Prion protein (PrP) is known to accumulate in some non-neuronal tissues under conditions unrelated to prion diseases. The biochemical and biological nature of such accumulated PrP molecules, however, has not been fully evaluated. In this study, we established experimental myopathy in hamsters by long-term administration of chloroquine, and we examined the nature of the PrP molecules that accumulated. PrP accumulation was immunohistochemically demonstrated in autophagic vacuoles in degenerated muscle fibers, and this was accompanied by the accumulation of other molecules related to the neuropathogenesis of prion diseases such as clathrin, cathepsin B, heparan sulfate, and apolipoprotein J. Accumulated PrP molecules were partially insoluble in detergent solution and were slightly less sensitive to proteinase K digestion than normal cellular PrP. Muscle homogenates containing these PrP molecules did not cause disease in inoculated hamsters. The findings indicate that the PrP molecules that accumulated in muscle fibers have distinct biochemical and biological properties. Therefore, experimental chloroquine myopathy is a novel and useful model to investigate the mechanism of deposition of PrP in non-neuronal tissues and might provide new insights in the pathogenesis of prion diseases.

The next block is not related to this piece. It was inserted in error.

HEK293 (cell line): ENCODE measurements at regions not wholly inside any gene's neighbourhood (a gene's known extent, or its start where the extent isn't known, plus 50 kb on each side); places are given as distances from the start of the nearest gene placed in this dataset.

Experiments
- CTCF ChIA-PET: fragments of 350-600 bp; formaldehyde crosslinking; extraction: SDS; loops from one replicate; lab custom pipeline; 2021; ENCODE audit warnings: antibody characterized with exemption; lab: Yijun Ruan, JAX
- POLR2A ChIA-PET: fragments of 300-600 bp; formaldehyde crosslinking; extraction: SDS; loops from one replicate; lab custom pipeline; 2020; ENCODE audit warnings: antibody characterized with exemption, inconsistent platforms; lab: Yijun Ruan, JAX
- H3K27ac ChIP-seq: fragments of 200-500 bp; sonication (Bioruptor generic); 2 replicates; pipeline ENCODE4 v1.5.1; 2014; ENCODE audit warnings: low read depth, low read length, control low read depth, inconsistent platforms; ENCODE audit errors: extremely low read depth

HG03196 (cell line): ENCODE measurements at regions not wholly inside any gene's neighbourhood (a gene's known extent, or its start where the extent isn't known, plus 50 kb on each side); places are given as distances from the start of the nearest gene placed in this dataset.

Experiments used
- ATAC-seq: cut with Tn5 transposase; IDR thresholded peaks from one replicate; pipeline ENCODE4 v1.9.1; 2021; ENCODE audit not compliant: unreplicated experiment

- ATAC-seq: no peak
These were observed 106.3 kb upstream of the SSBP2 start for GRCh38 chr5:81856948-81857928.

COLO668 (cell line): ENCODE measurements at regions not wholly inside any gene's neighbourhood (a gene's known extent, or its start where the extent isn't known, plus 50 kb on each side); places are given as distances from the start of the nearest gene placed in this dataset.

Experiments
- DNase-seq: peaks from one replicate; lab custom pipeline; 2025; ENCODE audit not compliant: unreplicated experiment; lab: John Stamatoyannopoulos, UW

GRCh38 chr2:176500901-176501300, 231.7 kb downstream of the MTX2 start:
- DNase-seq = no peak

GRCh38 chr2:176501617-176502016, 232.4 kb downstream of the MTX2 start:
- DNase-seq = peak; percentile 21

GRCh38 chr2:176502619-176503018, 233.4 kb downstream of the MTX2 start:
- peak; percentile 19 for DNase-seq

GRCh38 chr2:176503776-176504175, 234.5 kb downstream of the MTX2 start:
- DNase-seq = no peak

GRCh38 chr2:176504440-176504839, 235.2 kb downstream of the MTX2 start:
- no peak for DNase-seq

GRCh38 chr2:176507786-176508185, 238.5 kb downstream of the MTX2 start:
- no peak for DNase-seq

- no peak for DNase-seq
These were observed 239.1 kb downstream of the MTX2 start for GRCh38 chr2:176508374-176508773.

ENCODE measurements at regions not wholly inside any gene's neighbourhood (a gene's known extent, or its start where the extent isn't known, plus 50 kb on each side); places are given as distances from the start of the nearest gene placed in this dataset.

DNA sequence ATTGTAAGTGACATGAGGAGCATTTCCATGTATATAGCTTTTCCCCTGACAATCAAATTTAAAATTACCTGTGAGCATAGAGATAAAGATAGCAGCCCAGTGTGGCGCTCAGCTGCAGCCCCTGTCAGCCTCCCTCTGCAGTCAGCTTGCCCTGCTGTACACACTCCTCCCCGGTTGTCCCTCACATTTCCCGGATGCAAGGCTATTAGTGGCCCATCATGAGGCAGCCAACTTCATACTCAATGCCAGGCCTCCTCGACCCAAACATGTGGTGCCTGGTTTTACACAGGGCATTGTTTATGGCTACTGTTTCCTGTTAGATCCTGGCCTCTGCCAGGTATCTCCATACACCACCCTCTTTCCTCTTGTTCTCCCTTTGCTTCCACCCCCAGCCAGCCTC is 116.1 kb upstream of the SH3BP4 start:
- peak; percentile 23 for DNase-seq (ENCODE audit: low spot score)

All Science Journal Classification (ASJC) codes
- Pathology and Forensic Medicine
- Molecular Biology
- Cell Biology